When beginning an IVF cycle, the ultimate goal of our team is to enable the patient to take home a healthy baby while minimizing the risk of multiples. New advances in laboratory techniques have made it possible to achieve this. Assisted reproductive technologies also include Intracytoplasmic sperm injection, Blastocyst culture, assisted hatching and cryopreservation.
The most commonly used protocol for IVF involves giving a drug called gonadotropin releasing hormone analogue by daily injection e.g. busereline, lupron or a long-acting injection such as zoladex The logic behind giving the agonist is to temporarily suppress the woman’s natural hormones (down-regulation) and allows for greater control over the treatment cycle. There are different protocols for administering these drugs; each has its pros and cons.
Currently, the long protocol is preferred because it is more convenient and has shown superior efficacy.
In the long protocol the agonist is usually started around day 21 of the cycle preceding IVF cycle .sitmulation will be started from 1st or2nd day of cycle. Symptoms such as hot flushes, headaches, mood changes and night sweats may be noticed. These symptoms usually last for a relatively short period of time and will usually disappear once the hormonal injections have started.
Approximately two weeks after the start of GnRh agonist a vaginal ultrasound scan will be performed to ensure that the ovaries are inactive and that the lining of the womb is thin. A blood test may also be required to estimate the hormone levels in order to ensure down regulation.
After achieving “down regulation” it is common to be advised to continue to take GnRh agonist but to reduce the dose to maintenance and to begin to take gonadotropin injections such as FSH and or hMG injections to stimulate the ovaries . The initial dosage of the injections will be chosen to suit each individual. The injections are usually given once a day for about 10-12 days. The dose of the gonadotropin is adjusted later depending on the response. The use of gonadotropin releasing hormone antagonists may allow for shorter treatment cycles and lower doses of gonadotropin injections but are associated with lower pregnancy rates. Urine derived purified gonadotropins and recombinant FSH are equally effective when used with down-regulation.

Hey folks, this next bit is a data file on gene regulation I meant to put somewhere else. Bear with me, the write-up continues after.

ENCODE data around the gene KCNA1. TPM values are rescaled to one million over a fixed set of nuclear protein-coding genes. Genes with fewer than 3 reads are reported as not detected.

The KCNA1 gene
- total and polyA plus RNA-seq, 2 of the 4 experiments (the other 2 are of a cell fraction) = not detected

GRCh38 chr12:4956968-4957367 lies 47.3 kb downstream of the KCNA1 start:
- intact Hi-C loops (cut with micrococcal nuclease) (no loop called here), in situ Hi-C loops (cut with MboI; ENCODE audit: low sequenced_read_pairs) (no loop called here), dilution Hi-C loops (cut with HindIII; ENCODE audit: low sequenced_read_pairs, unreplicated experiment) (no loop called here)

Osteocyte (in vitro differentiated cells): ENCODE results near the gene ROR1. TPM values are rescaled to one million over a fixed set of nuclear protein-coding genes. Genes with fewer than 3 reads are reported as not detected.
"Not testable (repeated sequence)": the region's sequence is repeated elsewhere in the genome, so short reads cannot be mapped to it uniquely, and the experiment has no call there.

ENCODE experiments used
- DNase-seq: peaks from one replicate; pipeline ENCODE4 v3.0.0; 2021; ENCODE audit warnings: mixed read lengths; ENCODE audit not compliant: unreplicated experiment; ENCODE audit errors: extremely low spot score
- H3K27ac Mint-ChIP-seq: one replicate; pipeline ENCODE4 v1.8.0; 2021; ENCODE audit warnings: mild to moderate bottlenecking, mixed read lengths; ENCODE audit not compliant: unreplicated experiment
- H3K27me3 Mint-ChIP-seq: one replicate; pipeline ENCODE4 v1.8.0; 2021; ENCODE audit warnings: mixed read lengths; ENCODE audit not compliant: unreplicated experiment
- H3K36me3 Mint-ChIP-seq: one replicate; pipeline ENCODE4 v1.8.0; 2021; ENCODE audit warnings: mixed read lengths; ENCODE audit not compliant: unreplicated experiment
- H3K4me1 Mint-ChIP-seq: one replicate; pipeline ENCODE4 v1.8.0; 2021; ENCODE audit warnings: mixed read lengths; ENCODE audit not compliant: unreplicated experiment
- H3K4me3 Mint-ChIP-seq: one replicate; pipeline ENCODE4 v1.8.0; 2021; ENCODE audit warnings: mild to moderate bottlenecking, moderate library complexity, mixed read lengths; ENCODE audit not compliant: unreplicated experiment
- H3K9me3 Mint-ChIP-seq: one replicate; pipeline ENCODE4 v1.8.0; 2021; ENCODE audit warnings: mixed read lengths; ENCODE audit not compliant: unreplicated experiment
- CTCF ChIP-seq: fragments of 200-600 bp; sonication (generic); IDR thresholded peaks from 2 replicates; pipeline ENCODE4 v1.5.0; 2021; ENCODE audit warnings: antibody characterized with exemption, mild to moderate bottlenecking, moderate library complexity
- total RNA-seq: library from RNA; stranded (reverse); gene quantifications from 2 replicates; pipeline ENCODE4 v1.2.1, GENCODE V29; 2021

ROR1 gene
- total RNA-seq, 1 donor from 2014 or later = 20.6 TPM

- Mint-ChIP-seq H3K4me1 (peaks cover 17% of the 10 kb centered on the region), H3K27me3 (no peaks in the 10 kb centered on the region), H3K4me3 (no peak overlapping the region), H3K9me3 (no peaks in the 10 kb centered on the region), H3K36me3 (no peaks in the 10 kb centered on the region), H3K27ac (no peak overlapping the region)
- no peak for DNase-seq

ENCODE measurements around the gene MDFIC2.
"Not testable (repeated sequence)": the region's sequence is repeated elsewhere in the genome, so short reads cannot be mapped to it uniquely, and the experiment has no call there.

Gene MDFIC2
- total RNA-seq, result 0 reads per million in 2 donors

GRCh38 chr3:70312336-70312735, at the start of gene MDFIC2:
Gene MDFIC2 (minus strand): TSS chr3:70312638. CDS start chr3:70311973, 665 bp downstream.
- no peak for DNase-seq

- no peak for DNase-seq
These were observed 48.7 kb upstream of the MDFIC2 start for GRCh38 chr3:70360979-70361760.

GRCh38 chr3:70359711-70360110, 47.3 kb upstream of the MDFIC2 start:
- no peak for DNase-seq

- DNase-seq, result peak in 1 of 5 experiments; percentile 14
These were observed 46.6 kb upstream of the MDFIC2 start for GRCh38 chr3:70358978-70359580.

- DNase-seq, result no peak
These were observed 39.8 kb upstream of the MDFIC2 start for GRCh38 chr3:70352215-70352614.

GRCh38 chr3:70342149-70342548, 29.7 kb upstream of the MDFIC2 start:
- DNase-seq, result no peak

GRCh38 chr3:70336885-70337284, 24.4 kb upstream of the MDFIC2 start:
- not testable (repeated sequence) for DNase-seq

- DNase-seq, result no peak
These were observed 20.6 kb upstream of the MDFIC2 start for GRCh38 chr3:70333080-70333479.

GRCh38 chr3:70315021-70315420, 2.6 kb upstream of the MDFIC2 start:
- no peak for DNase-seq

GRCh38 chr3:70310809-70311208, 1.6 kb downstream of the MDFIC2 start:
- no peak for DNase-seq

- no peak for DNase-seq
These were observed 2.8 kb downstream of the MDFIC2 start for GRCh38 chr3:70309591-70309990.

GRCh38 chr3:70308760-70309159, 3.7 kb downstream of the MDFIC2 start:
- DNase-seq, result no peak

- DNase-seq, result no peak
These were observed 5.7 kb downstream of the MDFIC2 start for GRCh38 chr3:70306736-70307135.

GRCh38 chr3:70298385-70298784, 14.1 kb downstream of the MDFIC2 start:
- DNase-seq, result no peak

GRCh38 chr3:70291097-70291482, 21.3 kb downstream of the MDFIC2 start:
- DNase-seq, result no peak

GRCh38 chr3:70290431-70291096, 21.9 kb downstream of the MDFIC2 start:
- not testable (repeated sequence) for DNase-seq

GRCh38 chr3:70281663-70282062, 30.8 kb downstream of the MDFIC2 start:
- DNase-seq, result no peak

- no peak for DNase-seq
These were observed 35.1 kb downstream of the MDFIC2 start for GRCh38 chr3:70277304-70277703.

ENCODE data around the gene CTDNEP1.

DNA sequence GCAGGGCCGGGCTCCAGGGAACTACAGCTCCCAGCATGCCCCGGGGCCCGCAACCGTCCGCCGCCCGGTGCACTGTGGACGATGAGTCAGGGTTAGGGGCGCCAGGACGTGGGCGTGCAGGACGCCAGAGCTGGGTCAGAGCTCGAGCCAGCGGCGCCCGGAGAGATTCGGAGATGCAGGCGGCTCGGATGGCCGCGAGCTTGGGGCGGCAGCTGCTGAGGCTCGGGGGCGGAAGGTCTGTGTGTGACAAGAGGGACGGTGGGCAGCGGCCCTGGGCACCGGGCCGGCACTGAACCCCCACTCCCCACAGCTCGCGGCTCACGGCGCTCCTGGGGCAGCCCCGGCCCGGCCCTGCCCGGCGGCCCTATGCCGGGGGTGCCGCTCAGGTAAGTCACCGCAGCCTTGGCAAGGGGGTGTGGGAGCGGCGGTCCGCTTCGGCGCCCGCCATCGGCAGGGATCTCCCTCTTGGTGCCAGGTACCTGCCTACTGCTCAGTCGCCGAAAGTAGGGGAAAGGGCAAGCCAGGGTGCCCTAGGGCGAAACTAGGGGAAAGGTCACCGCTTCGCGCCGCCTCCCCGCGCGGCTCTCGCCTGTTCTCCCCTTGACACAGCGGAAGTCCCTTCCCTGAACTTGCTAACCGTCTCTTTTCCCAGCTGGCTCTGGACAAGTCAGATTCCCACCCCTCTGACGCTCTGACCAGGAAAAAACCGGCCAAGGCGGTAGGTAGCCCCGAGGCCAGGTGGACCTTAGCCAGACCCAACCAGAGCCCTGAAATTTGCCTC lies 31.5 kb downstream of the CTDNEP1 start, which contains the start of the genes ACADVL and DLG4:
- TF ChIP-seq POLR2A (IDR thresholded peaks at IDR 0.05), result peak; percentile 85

When Should a GnRH Antagonist Be Started for Optimal IVF Cycle Outcome?
GnRH antagonists are usually started on day 6 of stimulation or once the lead follicle reaches a certain size. Ludwig (Department of Gynecology and Obstetrics, Medical University of Lubeck, Lubeck, Germany) and associates tried to determine which was associated with the better outcome: cetrorelix 0.25 mg daily initiated on day 6, or cetrorelix 0.25 mg daily initiated when the lead follicle was 14 mm. In a third group, the patients received a 1-time injection of 3 mg cetrorelix when the lead follicle was 14 mm. The researchers found that cycles during which 0.25 mg cetrorelix was started when the lead follicle was 14 mm were associated with the lowest gonadotropin need. On average, more oocytes were retrieved when the antagonist was started in an individualized way. The number of patients enrolled was too small to evaluate pregnancy outcome.